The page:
18th April 1998


 The last day of the Easter break ended soon. All students returned tomorrow with the Hogwarts Express and whereas in past years many remained behind to prepare for exams it had only been a few Slytherins this year who preferred the company of the Carrows. Also, most of the teachers took some days off escaping the hostile castle. Meals in the gloomy Great Hall were still a subtle affair despite the temporary void in the corridors. Slytherins outnumbered the present and the Carrows provoked the staff with growing pleasure having free rein and the snickering of the students as applause. Pomona Sprout run once from breakfast followed by a thin-lipped and fuming Minerva McGonagall. As much as Severus liked the silence of the term breaks, he hated it now and waited for the castle to fill with the subdued whispers of the children. It wasn’t the Hogwarts he knew but better than the malevolent silence.


Severus paced like every evening with a grim expression in front of the fireplace. He found no rest to brew or read more than one page without digressing to Potter and the Sword of Gryffindor and what the boy would do with it. The nagging question appeared like a revolving headache and Dumbledore refused to tell him as if it stopped Severus to pore over it. No book in the library or the headmaster’s office explained the necessity of that sword; Dumbledore used it to damage the ring and the curse within took his life. A desperate illusion that the boy indeed set out for saving the world nested in Severus’ head.


Severus watched the orange flames, the heat hot and dry on the sunken skin. A year ago, he walked with Dumbledore through the grounds hoping to learn something, but even a year later Severus wasn’t a bit wiser. The Order of the Phoenix went completely underground, and the wizarding world ached under the regime, everybody waited for a miracle, a wonder — while the dark might rose to power. A day before yesterday the Dark Lord visited Hogwarts. He searched something and Dumbledore divulged that he had a ‘good guess’ and ‘everything went like planned’ without providing more detail. Severus admitted the evil master to the grounds and the castle. Thankfully no poor soul was in his way when the Dark Lord glided silently along the path and the marble staircases with an almost dreamy glitter in the snake-like eyes. It was as if the unreal form of a man felt home; a strange wicked fondness in every move before giving instructions to Snape and gloating at Dumbledore’s portrait with the satisfaction of the winner.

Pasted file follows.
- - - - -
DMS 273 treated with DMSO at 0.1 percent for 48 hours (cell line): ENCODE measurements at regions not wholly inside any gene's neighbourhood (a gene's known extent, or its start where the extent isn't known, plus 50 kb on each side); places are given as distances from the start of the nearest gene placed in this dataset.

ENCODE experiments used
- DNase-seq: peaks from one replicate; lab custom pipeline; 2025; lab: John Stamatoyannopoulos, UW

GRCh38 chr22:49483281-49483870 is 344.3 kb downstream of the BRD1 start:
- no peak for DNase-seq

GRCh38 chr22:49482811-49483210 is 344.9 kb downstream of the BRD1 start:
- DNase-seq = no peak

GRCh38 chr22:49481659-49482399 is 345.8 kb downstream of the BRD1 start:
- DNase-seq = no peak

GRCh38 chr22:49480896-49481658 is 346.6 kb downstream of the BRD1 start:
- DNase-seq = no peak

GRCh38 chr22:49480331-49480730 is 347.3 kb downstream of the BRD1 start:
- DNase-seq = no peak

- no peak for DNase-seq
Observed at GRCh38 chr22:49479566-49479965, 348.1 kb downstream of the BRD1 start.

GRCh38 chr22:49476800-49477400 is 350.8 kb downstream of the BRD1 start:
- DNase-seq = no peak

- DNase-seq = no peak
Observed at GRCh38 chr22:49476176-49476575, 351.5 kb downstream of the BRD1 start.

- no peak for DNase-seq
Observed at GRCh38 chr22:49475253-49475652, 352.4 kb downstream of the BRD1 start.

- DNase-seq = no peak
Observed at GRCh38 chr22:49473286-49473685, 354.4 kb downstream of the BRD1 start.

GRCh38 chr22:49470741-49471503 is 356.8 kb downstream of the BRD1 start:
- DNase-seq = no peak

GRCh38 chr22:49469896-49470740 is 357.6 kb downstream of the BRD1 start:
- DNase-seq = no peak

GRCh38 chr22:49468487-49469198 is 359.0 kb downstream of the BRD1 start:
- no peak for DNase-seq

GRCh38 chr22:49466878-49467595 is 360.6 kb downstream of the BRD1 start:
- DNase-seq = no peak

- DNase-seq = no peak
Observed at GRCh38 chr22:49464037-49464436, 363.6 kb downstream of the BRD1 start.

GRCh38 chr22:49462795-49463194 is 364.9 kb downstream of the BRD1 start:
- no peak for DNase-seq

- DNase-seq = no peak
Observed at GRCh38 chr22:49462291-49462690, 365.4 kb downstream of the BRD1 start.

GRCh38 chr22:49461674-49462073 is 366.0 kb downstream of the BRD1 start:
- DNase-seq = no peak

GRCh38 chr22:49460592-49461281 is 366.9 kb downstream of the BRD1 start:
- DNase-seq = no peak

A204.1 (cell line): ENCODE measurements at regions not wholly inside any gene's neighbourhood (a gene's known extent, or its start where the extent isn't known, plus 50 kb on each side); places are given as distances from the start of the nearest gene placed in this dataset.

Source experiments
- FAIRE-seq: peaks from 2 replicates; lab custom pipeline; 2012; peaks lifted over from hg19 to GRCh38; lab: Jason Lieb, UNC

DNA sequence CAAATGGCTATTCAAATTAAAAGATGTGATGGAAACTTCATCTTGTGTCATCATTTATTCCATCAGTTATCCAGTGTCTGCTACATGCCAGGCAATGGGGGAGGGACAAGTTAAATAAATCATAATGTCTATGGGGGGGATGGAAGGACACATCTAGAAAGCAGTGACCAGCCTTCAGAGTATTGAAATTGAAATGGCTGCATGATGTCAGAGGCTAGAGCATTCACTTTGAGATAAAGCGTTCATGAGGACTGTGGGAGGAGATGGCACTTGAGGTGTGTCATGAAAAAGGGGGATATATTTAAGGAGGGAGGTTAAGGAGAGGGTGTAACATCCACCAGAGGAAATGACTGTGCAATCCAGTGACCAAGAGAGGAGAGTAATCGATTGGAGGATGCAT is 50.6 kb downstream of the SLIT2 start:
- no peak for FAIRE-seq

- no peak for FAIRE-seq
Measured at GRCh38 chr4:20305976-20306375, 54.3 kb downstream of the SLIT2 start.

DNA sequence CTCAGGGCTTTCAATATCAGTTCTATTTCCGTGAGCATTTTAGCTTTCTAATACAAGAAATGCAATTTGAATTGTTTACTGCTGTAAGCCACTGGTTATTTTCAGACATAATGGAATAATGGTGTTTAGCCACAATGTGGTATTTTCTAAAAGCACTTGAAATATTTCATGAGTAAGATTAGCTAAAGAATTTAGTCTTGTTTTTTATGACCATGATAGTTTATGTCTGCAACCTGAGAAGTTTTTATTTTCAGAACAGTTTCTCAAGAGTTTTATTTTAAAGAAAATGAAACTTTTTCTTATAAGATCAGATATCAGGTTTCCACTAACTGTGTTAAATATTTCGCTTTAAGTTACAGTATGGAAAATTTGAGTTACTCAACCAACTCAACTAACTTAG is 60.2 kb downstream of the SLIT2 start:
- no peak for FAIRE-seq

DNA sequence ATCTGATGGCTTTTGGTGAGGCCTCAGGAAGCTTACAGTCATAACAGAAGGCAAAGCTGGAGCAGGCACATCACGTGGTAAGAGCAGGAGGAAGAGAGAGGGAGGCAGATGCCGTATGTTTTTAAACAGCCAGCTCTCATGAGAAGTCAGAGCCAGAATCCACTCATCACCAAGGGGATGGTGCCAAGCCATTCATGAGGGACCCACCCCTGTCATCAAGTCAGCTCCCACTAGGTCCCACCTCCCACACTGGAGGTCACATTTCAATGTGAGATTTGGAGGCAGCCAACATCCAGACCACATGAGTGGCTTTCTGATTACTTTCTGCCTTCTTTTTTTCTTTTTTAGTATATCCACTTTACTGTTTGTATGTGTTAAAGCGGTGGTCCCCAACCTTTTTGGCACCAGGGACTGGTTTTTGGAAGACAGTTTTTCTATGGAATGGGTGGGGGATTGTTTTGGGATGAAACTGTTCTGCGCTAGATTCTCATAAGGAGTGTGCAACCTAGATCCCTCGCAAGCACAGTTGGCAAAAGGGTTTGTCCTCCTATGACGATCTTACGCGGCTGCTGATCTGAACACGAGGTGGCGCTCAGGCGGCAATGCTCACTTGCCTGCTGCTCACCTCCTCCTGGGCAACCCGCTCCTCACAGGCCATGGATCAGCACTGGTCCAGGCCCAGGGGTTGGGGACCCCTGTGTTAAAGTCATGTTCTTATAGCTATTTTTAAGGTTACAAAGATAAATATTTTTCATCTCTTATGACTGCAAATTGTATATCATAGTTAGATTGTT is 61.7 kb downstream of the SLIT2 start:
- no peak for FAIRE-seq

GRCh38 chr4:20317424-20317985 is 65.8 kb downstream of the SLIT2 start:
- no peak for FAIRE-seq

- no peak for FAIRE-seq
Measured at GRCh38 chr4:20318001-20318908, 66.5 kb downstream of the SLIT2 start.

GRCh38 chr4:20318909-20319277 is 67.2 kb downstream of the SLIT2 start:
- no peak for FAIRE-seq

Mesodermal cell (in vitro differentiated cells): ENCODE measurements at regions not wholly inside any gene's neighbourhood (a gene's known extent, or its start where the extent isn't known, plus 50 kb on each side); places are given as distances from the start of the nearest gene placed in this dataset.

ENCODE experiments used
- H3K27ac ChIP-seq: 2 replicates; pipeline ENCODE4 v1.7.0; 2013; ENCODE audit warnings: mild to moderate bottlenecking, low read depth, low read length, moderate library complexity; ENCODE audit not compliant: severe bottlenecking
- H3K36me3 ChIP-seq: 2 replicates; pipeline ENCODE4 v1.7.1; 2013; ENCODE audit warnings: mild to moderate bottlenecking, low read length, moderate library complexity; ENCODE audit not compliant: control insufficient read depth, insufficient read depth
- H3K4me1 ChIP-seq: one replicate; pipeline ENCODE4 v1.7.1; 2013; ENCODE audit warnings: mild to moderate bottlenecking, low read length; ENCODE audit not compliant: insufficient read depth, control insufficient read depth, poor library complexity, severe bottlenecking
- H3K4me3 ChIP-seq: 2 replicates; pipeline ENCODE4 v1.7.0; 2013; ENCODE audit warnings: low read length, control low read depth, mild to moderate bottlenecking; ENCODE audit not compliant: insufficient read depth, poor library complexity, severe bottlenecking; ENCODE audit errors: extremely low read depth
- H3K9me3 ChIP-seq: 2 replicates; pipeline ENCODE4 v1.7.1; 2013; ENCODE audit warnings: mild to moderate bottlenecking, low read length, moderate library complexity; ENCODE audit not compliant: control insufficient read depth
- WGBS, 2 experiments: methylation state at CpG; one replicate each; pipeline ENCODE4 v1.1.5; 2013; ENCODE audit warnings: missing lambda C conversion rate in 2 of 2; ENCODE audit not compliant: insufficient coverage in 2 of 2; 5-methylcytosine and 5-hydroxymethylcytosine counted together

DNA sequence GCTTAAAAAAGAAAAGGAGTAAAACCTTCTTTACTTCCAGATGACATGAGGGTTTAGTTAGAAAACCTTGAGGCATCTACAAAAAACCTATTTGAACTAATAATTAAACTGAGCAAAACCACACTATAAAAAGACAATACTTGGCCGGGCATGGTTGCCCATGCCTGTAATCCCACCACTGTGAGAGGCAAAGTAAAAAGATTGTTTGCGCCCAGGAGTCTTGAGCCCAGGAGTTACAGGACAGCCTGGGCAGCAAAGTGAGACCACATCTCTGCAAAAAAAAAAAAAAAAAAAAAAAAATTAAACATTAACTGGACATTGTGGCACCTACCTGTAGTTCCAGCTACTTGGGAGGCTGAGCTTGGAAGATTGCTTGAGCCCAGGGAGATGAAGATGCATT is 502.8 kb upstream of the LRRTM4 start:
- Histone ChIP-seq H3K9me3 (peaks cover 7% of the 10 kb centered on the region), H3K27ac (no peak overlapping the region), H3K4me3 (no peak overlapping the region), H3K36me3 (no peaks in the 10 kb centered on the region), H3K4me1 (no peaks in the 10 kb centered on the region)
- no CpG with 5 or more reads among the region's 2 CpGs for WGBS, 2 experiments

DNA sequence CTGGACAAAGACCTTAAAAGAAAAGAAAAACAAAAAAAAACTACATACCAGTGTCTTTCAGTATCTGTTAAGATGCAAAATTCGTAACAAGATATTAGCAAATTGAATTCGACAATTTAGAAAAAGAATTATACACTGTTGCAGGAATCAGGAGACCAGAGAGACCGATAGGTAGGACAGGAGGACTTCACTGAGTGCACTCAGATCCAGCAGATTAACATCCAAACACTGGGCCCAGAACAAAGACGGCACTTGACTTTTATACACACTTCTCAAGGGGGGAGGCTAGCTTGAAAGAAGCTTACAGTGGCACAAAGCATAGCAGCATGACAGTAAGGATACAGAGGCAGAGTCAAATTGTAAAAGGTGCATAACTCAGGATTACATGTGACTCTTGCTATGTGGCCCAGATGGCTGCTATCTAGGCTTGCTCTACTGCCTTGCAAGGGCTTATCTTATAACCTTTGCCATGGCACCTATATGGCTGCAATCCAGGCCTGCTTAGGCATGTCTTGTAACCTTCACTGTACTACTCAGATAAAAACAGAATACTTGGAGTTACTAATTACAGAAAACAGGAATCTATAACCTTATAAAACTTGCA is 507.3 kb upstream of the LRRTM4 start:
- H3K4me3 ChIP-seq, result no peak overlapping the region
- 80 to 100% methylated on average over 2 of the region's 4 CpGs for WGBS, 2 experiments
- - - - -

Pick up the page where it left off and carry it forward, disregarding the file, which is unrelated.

“No rendezvous tonight?” croaked Phineas Nigellus suddenly.


“Later,” replied Severus without moving an inch from the pleasant warmth of the fire.


Phineas was meanwhile often wide awake when Leonor entered the office, and he reminded Severus daily to go for a visit. As if Severus forgot that! He felt bad that he needed her so much without giving anything back. Easter brought at least the advantage for leaving the castle in the afternoon to play with Eileen. In the evenings his daughter slept already soundly, and he missed carrying her around or to do some little magic tricks that she giggled in delight. He’d been surprised about himself to remember what his mother showed him when his father was out of reach.


“How’s the spring this year?” muttered a squeaky voice of an old headmistress.


Severus grunted, “The green grass sprouts extraordinary fast in the mild rain; all too wet for my taste.”


The portraits made it a habit to interrupt the restless pacing and envelop Severus in trivial small talk until he stopped side-tracked by the interruptions.


“Bring Leonor some daffodils, she’ll like that.”


 “Sure, Albus,” said Severus slightly irritated because Dumbledore never provided advice on the relationship contrary to some other portraits.


“Indeed, I should go for a walk with Leonor tomorrow before everybody returns,” thought Severus aloud.


The yellow fields of daffodils on the shore of the Black Lake were beautiful, and they both needed fresh air. He just required the gracious help of the April weather to stop the permanent drizzle. Anyway, Albus finally managed to pull Severus from the fire leaving the senseless brooding behind. He wrapped the thick cloak around his shoulders and placed the two wands carefully in his robes.